A talk I just went too (by Lynn Stein) raised the following question for me.
While I have some strange ideas about how an algorithms class should be taught (like students should do some programming in an algorithms class), in most ways my algorithms class is quite traditional. Roughly, my class looks quite similar in the path it takes to Algorithm Design by Kleinberg/Tardos (or the corresponding subsections of the standard Introduction to Algorithms by Cormen, Leiserson, Rivest, and Stein). And specifically, I teach primarily what we'd call "static" algorithms; there's an input, a desired output, and the algorithm is the recipe.
These days, many of us do research in and arguably most commercial products use "dynamic" algorithms; that is, they're processes that are always on, reacting to the environment around them. (Your cell phone, for example, might be considered a dynamic algorithm device; so would a robot vehicle. If you like, you can think of "dynamic algorithms" as roughly being closely tied to "distributed systems".) My course is not geared to teach or have student explore dynamic algorithms, although they get brief mention. Lynn seemed to be suggesting that dynamic algorithms and programs should be taught before static algorithms and programs. It is, after all, the paradigm students are most familiar with, and arguably more interesting to them.
This doesn't sit right with me. In my mind, it's partly a "walk before you can run" issue -- you could teach a lot of calculus without teaching trig, but it doesn't seem the right way to go. Although that's not really quite the right analogy; I can see that the issues in dynamic algorithms/distributed systems -- like communication, and responding to asynchronous incoming signals -- are often quite different than for static algorithms, so much so that in many case you don't have to know your standard static algorithms to write a dynamic one. I think it's more that I think that to do anything that I would consider technically interesting you need to know static algorithms first. That is, sure you can probably teach people to write an interactive Internet chat program pretty easily, and they'd learn a lot by doing it, but that's like the task 20 years ago of writing a checkbook program, just harder because of issues raised by the interactivity. To do really interesting things with dynamic algorithms, my bias is you need good static algorithms behind it. Like Google mail's search features, or Amazon's recommendation feature, or other stuff. (Or at least, in many cases, you should understand the static version of an algorithm before trying to understand the dynamic version of it.)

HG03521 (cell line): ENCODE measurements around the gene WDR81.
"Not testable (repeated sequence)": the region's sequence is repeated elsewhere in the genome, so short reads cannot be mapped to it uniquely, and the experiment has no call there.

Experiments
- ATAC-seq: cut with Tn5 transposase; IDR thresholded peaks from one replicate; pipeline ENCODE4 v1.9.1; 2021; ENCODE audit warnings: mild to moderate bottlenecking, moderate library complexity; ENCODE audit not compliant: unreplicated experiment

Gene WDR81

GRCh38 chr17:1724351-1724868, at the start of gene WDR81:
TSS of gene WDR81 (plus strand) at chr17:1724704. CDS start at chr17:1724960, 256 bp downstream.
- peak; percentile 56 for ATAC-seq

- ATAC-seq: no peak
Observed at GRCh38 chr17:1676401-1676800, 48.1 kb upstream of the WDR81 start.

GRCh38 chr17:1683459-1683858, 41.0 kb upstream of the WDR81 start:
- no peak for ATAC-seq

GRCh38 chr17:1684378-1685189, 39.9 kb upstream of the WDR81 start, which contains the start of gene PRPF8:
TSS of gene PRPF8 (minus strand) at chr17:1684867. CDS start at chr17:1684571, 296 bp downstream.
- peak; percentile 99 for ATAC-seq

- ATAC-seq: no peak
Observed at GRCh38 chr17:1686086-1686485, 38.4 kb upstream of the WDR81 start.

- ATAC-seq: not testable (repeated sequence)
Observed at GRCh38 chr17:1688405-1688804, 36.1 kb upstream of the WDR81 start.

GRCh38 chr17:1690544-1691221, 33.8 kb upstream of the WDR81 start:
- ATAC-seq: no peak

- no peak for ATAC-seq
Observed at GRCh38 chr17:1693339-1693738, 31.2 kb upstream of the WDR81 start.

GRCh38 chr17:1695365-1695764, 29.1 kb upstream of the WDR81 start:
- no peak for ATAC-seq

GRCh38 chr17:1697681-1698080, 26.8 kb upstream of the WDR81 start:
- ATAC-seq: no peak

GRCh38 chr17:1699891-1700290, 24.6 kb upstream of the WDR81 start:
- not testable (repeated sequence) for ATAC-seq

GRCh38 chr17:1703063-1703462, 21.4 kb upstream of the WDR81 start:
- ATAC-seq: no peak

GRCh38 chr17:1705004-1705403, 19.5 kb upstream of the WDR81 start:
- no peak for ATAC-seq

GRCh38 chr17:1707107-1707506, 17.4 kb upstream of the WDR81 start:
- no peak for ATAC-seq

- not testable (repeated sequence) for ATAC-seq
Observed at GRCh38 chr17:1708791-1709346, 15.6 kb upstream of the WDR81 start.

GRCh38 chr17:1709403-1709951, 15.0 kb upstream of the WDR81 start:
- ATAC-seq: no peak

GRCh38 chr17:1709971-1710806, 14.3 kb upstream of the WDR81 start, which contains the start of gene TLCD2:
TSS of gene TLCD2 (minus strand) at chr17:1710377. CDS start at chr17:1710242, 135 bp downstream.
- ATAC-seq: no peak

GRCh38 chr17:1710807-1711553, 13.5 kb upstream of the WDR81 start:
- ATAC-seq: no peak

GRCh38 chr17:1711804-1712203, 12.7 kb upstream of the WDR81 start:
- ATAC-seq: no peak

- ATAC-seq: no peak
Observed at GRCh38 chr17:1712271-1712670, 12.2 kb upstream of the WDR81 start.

So now I'm wondering if I'm just old-fashioned. What do you all think?